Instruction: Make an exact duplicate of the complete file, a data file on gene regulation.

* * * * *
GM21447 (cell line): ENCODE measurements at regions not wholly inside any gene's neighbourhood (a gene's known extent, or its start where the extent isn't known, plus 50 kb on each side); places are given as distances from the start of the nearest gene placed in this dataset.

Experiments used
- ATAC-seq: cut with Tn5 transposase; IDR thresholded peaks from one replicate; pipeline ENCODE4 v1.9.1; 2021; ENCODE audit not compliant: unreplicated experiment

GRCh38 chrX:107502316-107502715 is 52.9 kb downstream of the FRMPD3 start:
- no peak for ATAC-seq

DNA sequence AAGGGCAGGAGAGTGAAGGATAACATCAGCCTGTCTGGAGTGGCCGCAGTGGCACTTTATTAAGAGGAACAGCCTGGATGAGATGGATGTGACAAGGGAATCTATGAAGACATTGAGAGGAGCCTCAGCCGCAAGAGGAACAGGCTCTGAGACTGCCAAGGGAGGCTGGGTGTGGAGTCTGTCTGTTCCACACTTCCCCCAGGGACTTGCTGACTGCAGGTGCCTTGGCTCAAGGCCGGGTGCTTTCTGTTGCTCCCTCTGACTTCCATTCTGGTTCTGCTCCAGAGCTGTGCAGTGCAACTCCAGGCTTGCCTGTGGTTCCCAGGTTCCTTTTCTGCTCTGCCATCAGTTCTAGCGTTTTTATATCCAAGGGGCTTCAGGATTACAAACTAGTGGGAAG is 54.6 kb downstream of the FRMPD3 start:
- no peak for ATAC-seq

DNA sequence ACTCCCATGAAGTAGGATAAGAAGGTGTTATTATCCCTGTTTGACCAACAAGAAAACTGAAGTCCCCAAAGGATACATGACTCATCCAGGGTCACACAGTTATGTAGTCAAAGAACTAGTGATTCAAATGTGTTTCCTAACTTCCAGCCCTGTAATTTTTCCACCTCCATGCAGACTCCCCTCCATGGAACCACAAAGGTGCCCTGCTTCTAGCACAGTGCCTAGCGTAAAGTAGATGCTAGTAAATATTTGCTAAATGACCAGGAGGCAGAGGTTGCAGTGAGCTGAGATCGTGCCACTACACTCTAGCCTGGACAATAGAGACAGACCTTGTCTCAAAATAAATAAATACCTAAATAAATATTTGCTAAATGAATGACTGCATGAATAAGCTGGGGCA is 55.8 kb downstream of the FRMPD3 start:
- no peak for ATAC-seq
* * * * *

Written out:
GM21447 (cell line): ENCODE measurements at regions not wholly inside any gene's neighbourhood (a gene's known extent, or its start where the extent isn't known, plus 50 kb on each side); places are given as distances from the start of the nearest gene placed in this dataset.

Experiments used
- ATAC-seq: cut with Tn5 transposase; IDR thresholded peaks from one replicate; pipeline ENCODE4 v1.9.1; 2021; ENCODE audit not compliant: unreplicated experiment

GRCh38 chrX:107502316-107502715 is 52.9 kb downstream of the FRMPD3 start:
- no peak for ATAC-seq

DNA sequence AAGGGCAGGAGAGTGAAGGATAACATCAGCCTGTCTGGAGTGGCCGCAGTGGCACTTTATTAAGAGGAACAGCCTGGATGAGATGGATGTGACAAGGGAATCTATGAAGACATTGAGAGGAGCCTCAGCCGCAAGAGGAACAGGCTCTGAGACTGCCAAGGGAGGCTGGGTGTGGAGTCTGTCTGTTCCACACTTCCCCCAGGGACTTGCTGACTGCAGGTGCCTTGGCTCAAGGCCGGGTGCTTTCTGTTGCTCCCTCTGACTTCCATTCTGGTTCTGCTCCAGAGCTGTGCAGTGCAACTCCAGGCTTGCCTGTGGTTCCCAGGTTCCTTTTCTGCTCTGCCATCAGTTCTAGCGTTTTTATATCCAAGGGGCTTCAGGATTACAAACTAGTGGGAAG is 54.6 kb downstream of the FRMPD3 start:
- no peak for ATAC-seq

DNA sequence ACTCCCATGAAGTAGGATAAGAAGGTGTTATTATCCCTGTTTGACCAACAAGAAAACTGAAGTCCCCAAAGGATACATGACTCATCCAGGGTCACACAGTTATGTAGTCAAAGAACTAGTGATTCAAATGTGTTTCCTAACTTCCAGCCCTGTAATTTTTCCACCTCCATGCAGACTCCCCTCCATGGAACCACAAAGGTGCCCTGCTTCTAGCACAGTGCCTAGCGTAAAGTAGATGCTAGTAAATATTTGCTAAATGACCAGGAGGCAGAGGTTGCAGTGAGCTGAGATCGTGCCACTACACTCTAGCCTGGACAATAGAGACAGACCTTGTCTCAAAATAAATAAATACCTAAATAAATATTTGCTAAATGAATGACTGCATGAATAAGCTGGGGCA is 55.8 kb downstream of the FRMPD3 start:
- no peak for ATAC-seq